• 21. rankings:Country a rdfs:Class; rdfs:subClassOf rankings:BasicClass ; rdfs:subClassOfrankings:GeoLocation .rankings:Country owl:equivalentClass dbp-owl:Country .rankings:City a rdfs:Class; rdfs:subClassOf rankings:BasicClass ; rdfs:subClassOfrankings:GeoLocation .rankings:City owl:equivalentClass dbp-owl:City .rankings:parentCountry a rdfs:Property ; rdfs:domain rankings:Country;rdfs:range rankings:City .rankings:Spot a rdfs:Class; rdfs:subClassOF rankings:BasicClass ; rdfs:subClassOfrankings:GeoLocation .rankings:Spot owl:equivalentClass dbp-owl:Organisation .rankings:distanceBetween rdf:type owl:symmetricProperty; rdfs:domain rankings:University; rdfs:rangerankings:Spot .rankings:NearbySpot rdfs:subClassOf rankings:Spot ; rdfs:subClassOf [ rdf:type owl:Restriction ; owl:onPropertyrankings:distanceBetween ; owl:hasValue [ rdf:type rdfs:Datatype ; owl:onDatatype xsd:float ; owl:withRestriction ( [xsd:maxExclusive"5"^^xsd:float] ) ] ] .rankings:Cultural_Spot a rdfs:Class; rdfs:subClassOf rankings:Spot .rankings:Non-cultural_Spot a rdfs:Class; rdfs:subClassOfrankings:Spot .rankings:established a rdfs:Property; rdfs:domain rankings:Cultural_Spot;rdfs:range xsd:integer .rankings:established owl:equivalentProperty dbp-prop:established .rankings:yearCompleted a rdfs:Property; rdfs:domain rankings:Cultural_Spot;rdfs:range xsd:integer .rankings:yearCompleted owl:equivalentProperty dbp-prop:yearCompleted .rankings:Park a rdfs:Class; rdfs:subClassOf rankings:Non-cultural_Spot .rankings:Zoo a rdfs:Class; rdfs:subClassOf rankings:Non-cultural_Spot .rankings:Cafe a rdfs:Class; rdfs:subClassOf rankings:Non-cultural_Spot . MY  COLLEGE  SPOT   21    
  • 22. rankings:Restaurant a rdfs:Class; rdfs:subClassOf rankings:Non-cultural_Spot .rankings:Theater a rdfs:Class; rdfs:subClassOf rankings:Non-cultural_Spot .rankings:Church a rdfs:Class; rdfs:subClassOf rankings:Cultural_Spot .rankings:Monument a rdfs:Class; rdfs:subClassOfrankings:Cultural_Spot .rankings:Museum a rdfs:Class; rdfs:subClassOf rankings:Cultural_Spot .rankings:Art a rdfs:Class; rdfs:subClassOf rankings:BasicClass .rankings:has a rdfs:Property; rdfs:domain rankings:Museum; rdfs:rangerankings:Art .rankings:has owl:equivalentProperty dbp-prop:museum .rankings:isPlacedIn a rdfs:Property; rdfs:domain rankings:Art; rdfs:rangerankings:Museum .rankings:has owl:inverseOf rankings:isPlacedIn .rankings:Person a rdfs:Class; rdfs:subClassOf rankings:BasicClass .rankings:Person owl:equivalentClass dbp-owl:Person .rankings:birthDate a rdfs:Property; rdfs:domain rankings:Person; rdfs:range xsd:date .rankings:birthDate owl:equivalentProperty dbp-owl:birthDate .rankings:deathDate a rdfs:Property; rdfs:domain rankings:Person; rdfs:range xsd:date .rankings:deathDate owl:equivalentProperty dbp-owl:deathDate .rankings:createdBy a rdfs:Property; rdfs:domain rankings:Art; rdfs:rangerankings:Person .rankings:createdBy owl:equivalentProperty dbp-prop:artist .rankings:created a rdfs:Property; rdfs:domain rankings:Person; rdfs:rangerankings:Art .rankings:createdBy owl:inverseOf rankings:created . 22   MY  COLLEGE  SPOT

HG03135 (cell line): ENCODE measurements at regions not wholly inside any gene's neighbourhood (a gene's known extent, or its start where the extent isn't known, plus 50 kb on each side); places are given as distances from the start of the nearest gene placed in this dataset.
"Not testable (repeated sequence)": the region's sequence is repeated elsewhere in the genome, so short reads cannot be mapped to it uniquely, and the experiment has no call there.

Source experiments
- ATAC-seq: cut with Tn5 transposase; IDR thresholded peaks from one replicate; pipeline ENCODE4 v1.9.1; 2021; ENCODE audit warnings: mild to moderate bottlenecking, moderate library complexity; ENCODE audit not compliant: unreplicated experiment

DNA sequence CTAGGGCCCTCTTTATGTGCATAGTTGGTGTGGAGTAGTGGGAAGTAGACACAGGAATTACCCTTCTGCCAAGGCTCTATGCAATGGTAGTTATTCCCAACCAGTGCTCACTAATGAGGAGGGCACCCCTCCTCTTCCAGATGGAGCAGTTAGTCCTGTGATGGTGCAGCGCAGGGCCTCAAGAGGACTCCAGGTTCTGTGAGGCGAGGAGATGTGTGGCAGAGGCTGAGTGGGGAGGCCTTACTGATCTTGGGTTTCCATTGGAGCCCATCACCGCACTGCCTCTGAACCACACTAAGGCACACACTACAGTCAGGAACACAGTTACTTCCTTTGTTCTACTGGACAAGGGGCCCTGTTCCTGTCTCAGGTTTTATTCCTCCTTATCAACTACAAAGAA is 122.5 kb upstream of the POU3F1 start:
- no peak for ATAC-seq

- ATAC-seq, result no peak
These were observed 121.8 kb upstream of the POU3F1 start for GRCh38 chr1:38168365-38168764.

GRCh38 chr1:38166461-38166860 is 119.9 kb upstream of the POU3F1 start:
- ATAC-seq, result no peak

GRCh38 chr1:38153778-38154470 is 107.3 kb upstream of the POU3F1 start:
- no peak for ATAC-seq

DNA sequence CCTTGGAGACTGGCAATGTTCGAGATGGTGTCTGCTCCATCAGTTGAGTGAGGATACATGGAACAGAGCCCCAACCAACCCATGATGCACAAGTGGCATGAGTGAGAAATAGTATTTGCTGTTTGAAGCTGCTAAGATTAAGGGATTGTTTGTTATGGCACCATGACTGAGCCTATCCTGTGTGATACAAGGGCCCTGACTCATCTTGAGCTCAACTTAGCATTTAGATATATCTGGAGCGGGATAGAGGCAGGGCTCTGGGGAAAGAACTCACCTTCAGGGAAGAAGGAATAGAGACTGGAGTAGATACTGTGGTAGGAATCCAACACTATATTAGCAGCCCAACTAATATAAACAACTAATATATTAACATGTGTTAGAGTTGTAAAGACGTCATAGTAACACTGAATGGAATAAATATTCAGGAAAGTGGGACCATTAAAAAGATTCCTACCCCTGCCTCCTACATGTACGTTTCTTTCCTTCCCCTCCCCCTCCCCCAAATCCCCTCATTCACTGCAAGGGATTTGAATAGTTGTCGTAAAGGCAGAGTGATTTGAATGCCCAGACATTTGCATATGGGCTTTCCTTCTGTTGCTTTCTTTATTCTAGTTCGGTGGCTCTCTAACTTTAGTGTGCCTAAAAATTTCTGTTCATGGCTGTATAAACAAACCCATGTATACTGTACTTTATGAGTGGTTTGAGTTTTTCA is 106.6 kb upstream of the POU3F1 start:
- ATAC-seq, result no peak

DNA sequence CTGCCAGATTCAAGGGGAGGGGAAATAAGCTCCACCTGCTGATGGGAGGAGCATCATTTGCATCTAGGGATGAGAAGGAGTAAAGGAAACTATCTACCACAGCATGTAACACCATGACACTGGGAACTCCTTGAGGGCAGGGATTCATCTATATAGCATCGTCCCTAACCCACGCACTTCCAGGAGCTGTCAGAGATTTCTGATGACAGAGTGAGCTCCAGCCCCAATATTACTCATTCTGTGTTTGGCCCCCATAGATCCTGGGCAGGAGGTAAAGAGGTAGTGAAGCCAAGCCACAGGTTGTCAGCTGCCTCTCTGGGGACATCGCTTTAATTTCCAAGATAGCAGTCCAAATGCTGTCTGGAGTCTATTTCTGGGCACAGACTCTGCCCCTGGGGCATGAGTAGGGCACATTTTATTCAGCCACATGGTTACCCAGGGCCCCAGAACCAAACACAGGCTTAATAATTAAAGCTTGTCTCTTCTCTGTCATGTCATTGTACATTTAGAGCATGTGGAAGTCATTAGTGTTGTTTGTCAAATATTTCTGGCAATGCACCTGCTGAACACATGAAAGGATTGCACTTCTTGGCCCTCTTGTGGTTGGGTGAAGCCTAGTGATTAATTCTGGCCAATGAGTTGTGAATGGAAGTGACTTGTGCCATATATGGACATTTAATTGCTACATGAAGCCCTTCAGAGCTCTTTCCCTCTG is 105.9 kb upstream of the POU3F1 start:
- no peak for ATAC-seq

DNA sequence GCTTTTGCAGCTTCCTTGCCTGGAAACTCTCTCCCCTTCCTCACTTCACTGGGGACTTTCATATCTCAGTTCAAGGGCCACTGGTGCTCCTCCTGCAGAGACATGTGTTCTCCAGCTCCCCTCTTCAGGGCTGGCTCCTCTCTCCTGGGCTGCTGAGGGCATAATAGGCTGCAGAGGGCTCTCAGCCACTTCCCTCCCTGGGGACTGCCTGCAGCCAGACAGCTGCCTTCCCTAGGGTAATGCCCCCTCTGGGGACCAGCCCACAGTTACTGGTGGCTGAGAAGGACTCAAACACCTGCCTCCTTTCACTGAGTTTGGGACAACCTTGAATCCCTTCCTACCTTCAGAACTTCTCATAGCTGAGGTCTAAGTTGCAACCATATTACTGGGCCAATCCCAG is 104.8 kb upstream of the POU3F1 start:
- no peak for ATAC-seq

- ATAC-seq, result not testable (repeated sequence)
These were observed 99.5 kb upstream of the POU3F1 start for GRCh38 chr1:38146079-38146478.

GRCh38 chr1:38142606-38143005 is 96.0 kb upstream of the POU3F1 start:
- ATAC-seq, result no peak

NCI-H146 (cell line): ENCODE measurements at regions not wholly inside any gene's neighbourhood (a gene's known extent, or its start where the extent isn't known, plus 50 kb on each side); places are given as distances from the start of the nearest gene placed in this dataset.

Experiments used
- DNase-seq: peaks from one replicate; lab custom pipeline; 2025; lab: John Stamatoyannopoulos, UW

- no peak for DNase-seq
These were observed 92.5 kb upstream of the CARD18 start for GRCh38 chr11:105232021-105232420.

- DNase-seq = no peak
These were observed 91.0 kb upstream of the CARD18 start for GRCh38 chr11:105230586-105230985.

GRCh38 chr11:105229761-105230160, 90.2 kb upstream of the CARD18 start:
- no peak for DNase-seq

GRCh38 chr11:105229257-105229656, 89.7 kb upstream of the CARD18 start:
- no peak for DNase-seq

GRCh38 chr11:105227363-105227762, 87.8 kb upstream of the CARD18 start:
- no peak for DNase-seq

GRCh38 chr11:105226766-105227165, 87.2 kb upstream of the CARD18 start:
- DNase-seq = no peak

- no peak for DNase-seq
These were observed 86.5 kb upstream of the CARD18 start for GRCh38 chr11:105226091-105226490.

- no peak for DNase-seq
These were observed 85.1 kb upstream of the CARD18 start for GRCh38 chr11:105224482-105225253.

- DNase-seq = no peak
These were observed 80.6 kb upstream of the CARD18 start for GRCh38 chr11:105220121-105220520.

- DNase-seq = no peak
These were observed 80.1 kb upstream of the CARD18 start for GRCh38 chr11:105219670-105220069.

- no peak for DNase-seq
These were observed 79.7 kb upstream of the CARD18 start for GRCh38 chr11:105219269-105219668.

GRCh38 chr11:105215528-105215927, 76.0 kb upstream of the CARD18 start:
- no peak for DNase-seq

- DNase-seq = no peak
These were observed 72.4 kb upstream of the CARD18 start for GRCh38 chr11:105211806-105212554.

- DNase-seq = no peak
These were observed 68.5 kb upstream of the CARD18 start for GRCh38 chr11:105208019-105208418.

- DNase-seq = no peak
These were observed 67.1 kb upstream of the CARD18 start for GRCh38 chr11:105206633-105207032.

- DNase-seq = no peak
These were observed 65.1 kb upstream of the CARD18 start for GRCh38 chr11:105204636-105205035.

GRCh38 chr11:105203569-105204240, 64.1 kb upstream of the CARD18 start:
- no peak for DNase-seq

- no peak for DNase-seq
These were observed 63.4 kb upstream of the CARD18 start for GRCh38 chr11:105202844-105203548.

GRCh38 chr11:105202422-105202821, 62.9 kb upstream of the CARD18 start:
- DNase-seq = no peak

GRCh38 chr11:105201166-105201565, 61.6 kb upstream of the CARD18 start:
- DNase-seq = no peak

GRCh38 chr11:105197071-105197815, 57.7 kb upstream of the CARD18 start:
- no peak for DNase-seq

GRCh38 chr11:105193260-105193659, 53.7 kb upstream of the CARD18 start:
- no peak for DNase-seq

• 23. Appendix 3: Snippet of the Education information dump file@prefix ns0: <http://www.example.org/vocab/> .@prefix dbpedia: <http://dbpedia.org/resource/> .dbpedia:Eindhoven_University_of_Technology ns0:name "Eindhoven University ofTechnology"@en ; ns0:city dbpedia:Eindhoven .@prefix xsd: <http://www.w3.org/2001/XMLSchema#> .dbpedia:Eindhoven_University_of_Technology ns0:lat "51.4481"^^xsd:float ; ns0:abstract "The Eindhoven University of Technology is a university oftechnology located in Eindhoven, Netherlands. The motto of the university is: Mensagitat molem (The mind brings matter into motion). The university was the second ofits kind in the Netherlands, only Delft University of Technology existed previously.Until mid-1980 it was known as the Technische Hogeschool Eindhoven (abbr. THE). In2011 QS World University Rankings placed Eindhoven at 146th internationally, but 61stglobally for Engineering & IT. Furthermore, in 2011 Academic Ranking of WorldUniversities (ARWU) rankings, TU/e was placed at the 52-75 bucket internationally inEngineering/Technology and Computer Science (ENG) category and at 34th placeinternationally in the Computer Science subject field."@en ; ns0:long "5.48972"^^xsd:float ; ns0:image <http://upload.wikimedia.org/wikipedia/commons/thumb/5/51/TU_Eindhoven.jpg/200px-TU_Eindhoven.jpg> ; ns0:country dbpedia:Netherlands .dbpedia:University_of_Twente ns0:name "University of Twente"@en ; ns0:city dbpedia:Enschede ; ns0:lat "52.2427"^^xsd:float ; ns0:abstract "University of Twente is a university located in Enschede,Netherlands. It offers research and degree programmes in the social and behavioralsciences and in engineering. In keeping with its entrepreneurial spirit, theUniversity is committed to making economic and social contribution to the region ofthe Netherlands where it is based. The UT collaborates with Delft University ofTechnology and Eindhoven University of Technology under the umbrella of the 3TU.Federation, and is also a partner in the European Consortium of InnovativeUniversities (ECIU)."@en ; ns0:long "6.85326"^^xsd:float ; ns0:image <http://upload.wikimedia.org/wikipedia/commons/thumb/4/43/University_of_Twente_logo_-_english_version.png/200px-University_of_Twente_logo_-_english_version.png> ; ns0:country dbpedia:Netherlands . MY  COLLEGE  SPOT   23